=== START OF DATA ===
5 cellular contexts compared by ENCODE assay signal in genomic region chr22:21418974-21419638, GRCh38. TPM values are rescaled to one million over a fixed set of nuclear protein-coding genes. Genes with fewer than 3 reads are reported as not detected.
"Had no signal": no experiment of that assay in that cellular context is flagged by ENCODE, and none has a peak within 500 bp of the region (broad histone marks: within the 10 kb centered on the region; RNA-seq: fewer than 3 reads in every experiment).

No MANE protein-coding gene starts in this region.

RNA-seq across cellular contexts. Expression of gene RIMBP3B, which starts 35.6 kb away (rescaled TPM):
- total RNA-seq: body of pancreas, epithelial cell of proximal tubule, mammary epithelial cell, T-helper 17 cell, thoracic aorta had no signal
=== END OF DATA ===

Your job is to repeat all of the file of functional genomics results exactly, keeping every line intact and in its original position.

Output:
5 cellular contexts compared by ENCODE assay signal in genomic region chr22:21418974-21419638, GRCh38. TPM values are rescaled to one million over a fixed set of nuclear protein-coding genes. Genes with fewer than 3 reads are reported as not detected.
"Had no signal": no experiment of that assay in that cellular context is flagged by ENCODE, and none has a peak within 500 bp of the region (broad histone marks: within the 10 kb centered on the region; RNA-seq: fewer than 3 reads in every experiment).

No MANE protein-coding gene starts in this region.

RNA-seq across cellular contexts. Expression of gene RIMBP3B, which starts 35.6 kb away (rescaled TPM):
- total RNA-seq: body of pancreas, epithelial cell of proximal tubule, mammary epithelial cell, T-helper 17 cell, thoracic aorta had no signal